What is the impact of taking an arbitrary larger FFT size during the demodulation process?
It doesn't work.
This gets pretty intuitive if you take an arbitrary OFDM introduction and look at the spectrum of OFDM, consisting of overlapping sinc functions: you need to hit exactly that raster, or you don't see the individual channels, but an undisambiguable mishmash of carriers.
Using a larger FFT at the same sample rate can't work: don't forget that the FFT is just a DFT. A DFT maps vectors of a specific length N from time domain to frequency domain vectors of exactly the same size. So, a larger FFT length simply needs more time domain samples. But your OFDM symbol is as as many samples long as the transmit FFT was.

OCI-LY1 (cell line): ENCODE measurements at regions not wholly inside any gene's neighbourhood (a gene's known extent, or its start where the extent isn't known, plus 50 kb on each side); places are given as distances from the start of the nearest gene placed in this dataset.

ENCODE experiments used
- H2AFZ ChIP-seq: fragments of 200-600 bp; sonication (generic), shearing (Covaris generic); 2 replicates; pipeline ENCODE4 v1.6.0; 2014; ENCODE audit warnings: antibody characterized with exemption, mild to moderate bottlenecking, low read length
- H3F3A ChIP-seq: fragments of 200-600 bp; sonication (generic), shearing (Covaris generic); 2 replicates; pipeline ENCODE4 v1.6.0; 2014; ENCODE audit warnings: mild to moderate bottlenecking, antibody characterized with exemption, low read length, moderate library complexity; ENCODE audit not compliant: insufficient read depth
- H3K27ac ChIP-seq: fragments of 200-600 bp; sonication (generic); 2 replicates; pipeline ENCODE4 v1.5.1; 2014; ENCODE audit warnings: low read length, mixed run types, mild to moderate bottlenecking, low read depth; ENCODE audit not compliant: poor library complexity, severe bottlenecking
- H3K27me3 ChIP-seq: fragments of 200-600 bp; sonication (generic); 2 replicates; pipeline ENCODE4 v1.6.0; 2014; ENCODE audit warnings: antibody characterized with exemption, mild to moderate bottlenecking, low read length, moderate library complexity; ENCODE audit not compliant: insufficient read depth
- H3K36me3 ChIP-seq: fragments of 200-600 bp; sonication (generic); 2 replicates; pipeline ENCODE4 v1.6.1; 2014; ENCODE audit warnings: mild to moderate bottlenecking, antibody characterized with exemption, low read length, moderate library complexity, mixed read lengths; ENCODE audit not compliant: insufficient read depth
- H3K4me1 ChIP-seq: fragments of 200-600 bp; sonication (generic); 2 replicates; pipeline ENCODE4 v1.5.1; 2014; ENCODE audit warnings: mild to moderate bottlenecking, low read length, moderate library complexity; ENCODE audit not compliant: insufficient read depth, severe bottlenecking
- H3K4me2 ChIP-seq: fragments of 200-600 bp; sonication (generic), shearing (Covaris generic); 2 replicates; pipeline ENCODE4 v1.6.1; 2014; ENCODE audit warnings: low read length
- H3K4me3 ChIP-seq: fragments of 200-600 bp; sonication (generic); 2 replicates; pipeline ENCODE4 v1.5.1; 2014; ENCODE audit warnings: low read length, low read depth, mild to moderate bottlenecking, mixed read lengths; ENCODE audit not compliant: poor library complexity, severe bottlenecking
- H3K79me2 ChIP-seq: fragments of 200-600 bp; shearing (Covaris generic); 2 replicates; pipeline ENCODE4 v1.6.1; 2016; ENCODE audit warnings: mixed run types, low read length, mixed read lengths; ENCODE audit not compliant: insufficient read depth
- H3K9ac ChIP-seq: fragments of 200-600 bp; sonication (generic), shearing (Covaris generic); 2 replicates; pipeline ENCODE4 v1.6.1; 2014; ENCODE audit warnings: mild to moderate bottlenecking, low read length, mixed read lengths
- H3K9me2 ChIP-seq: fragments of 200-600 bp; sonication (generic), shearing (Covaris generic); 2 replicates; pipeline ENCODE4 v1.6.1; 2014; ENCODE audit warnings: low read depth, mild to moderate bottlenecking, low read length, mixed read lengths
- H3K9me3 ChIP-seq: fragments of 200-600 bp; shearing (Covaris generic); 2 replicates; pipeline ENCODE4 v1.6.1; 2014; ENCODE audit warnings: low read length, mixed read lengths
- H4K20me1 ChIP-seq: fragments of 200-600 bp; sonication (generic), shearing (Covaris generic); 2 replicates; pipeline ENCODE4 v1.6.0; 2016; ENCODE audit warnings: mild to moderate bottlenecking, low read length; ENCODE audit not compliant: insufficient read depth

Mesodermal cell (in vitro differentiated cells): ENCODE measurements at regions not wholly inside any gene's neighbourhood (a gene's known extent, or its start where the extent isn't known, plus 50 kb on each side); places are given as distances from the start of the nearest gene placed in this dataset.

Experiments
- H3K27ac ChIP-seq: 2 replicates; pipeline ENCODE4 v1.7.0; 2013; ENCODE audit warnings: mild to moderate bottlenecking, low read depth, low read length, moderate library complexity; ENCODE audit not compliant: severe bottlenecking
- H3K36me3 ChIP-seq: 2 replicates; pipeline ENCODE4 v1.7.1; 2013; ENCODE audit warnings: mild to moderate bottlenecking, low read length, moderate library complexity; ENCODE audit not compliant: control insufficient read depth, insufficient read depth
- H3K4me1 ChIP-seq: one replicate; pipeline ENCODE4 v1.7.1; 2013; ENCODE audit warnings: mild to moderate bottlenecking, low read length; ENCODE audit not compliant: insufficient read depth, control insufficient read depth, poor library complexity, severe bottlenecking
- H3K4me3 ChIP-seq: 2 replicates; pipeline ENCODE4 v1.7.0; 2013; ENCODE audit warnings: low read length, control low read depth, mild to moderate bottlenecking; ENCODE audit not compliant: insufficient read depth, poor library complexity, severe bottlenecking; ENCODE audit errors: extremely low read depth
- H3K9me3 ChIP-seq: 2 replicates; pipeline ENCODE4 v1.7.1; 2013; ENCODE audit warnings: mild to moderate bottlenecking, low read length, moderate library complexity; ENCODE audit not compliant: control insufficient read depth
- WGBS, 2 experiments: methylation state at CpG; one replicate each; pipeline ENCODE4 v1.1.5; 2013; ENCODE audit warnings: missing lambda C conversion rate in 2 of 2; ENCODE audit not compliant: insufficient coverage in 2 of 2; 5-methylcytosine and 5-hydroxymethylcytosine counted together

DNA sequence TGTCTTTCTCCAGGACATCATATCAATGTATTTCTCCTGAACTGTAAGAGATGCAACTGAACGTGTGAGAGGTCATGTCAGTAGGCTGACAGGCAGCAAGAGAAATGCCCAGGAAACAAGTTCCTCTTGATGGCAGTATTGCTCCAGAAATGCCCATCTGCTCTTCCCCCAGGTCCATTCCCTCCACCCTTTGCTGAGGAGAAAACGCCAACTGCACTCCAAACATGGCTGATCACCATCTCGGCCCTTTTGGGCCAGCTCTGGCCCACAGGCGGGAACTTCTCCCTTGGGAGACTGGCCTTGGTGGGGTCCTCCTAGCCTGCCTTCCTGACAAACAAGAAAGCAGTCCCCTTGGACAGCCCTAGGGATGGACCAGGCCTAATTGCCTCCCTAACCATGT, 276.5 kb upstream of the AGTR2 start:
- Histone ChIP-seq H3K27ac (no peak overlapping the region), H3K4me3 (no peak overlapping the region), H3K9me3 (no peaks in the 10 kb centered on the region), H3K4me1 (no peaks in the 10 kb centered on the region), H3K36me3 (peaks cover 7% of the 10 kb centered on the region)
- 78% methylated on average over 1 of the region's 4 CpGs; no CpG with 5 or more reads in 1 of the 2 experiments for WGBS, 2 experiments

So, no, you can't use any other FFT size, sensibly.
You'd have to increase the sample rate by the same integer factor that you've increased the FFT size.
But that would only yield an FFT where all but the original bins are only noise, so you'd have won nothing.
(This is actually done in some OFDM systems to have more headroom for frequency synchronization, but it's not desirable if you don't have a frequency offset larger than your outer guard carriers.)